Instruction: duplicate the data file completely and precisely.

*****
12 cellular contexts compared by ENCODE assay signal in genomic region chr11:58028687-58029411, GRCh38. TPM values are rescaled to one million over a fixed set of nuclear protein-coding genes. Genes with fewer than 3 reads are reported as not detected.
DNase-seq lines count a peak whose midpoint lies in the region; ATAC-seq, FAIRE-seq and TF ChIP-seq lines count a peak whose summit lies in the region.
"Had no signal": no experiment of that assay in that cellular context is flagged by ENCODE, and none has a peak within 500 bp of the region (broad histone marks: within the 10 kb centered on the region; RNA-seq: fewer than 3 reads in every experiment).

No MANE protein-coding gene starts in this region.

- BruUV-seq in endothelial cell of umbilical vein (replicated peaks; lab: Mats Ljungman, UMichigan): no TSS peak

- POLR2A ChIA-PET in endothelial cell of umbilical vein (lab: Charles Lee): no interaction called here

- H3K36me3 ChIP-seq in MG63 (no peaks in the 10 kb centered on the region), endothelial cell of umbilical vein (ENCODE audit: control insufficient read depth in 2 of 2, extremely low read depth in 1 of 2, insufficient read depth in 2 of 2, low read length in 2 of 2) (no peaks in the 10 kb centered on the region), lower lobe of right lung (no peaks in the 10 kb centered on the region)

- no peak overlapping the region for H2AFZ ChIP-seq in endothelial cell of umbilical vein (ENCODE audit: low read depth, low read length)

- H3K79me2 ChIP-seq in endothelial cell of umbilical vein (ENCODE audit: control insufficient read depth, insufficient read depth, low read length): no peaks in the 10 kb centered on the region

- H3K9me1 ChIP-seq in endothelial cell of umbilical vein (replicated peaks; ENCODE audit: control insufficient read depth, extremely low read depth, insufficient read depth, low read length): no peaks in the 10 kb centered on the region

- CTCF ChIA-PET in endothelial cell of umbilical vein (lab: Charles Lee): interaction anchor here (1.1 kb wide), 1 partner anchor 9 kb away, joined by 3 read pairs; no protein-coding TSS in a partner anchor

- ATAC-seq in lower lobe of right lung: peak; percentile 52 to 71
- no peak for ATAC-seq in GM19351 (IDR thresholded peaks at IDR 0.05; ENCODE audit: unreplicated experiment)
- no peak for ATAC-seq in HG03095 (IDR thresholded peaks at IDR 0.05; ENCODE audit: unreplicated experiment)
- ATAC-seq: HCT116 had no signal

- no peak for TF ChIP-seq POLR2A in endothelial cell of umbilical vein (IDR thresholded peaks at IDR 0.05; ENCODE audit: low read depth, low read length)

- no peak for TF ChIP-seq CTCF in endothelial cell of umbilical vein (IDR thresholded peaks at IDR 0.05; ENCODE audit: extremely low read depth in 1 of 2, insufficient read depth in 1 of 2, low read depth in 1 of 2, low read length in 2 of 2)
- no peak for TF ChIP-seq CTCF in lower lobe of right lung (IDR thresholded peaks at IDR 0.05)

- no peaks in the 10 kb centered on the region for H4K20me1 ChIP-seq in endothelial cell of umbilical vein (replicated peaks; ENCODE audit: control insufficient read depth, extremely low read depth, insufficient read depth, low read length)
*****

12 cellular contexts compared by ENCODE assay signal in genomic region chr11:58028687-58029411, GRCh38. TPM values are rescaled to one million over a fixed set of nuclear protein-coding genes. Genes with fewer than 3 reads are reported as not detected.
DNase-seq lines count a peak whose midpoint lies in the region; ATAC-seq, FAIRE-seq and TF ChIP-seq lines count a peak whose summit lies in the region.
"Had no signal": no experiment of that assay in that cellular context is flagged by ENCODE, and none has a peak within 500 bp of the region (broad histone marks: within the 10 kb centered on the region; RNA-seq: fewer than 3 reads in every experiment).

No MANE protein-coding gene starts in this region.

- BruUV-seq in endothelial cell of umbilical vein (replicated peaks; lab: Mats Ljungman, UMichigan): no TSS peak

- POLR2A ChIA-PET in endothelial cell of umbilical vein (lab: Charles Lee): no interaction called here

- H3K36me3 ChIP-seq in MG63 (no peaks in the 10 kb centered on the region), endothelial cell of umbilical vein (ENCODE audit: control insufficient read depth in 2 of 2, extremely low read depth in 1 of 2, insufficient read depth in 2 of 2, low read length in 2 of 2) (no peaks in the 10 kb centered on the region), lower lobe of right lung (no peaks in the 10 kb centered on the region)

- no peak overlapping the region for H2AFZ ChIP-seq in endothelial cell of umbilical vein (ENCODE audit: low read depth, low read length)

- H3K79me2 ChIP-seq in endothelial cell of umbilical vein (ENCODE audit: control insufficient read depth, insufficient read depth, low read length): no peaks in the 10 kb centered on the region

- H3K9me1 ChIP-seq in endothelial cell of umbilical vein (replicated peaks; ENCODE audit: control insufficient read depth, extremely low read depth, insufficient read depth, low read length): no peaks in the 10 kb centered on the region

- CTCF ChIA-PET in endothelial cell of umbilical vein (lab: Charles Lee): interaction anchor here (1.1 kb wide), 1 partner anchor 9 kb away, joined by 3 read pairs; no protein-coding TSS in a partner anchor

- ATAC-seq in lower lobe of right lung: peak; percentile 52 to 71
- no peak for ATAC-seq in GM19351 (IDR thresholded peaks at IDR 0.05; ENCODE audit: unreplicated experiment)
- no peak for ATAC-seq in HG03095 (IDR thresholded peaks at IDR 0.05; ENCODE audit: unreplicated experiment)
- ATAC-seq: HCT116 had no signal

- no peak for TF ChIP-seq POLR2A in endothelial cell of umbilical vein (IDR thresholded peaks at IDR 0.05; ENCODE audit: low read depth, low read length)

- no peak for TF ChIP-seq CTCF in endothelial cell of umbilical vein (IDR thresholded peaks at IDR 0.05; ENCODE audit: extremely low read depth in 1 of 2, insufficient read depth in 1 of 2, low read depth in 1 of 2, low read length in 2 of 2)
- no peak for TF ChIP-seq CTCF in lower lobe of right lung (IDR thresholded peaks at IDR 0.05)

- no peaks in the 10 kb centered on the region for H4K20me1 ChIP-seq in endothelial cell of umbilical vein (replicated peaks; ENCODE audit: control insufficient read depth, extremely low read depth, insufficient read depth, low read length)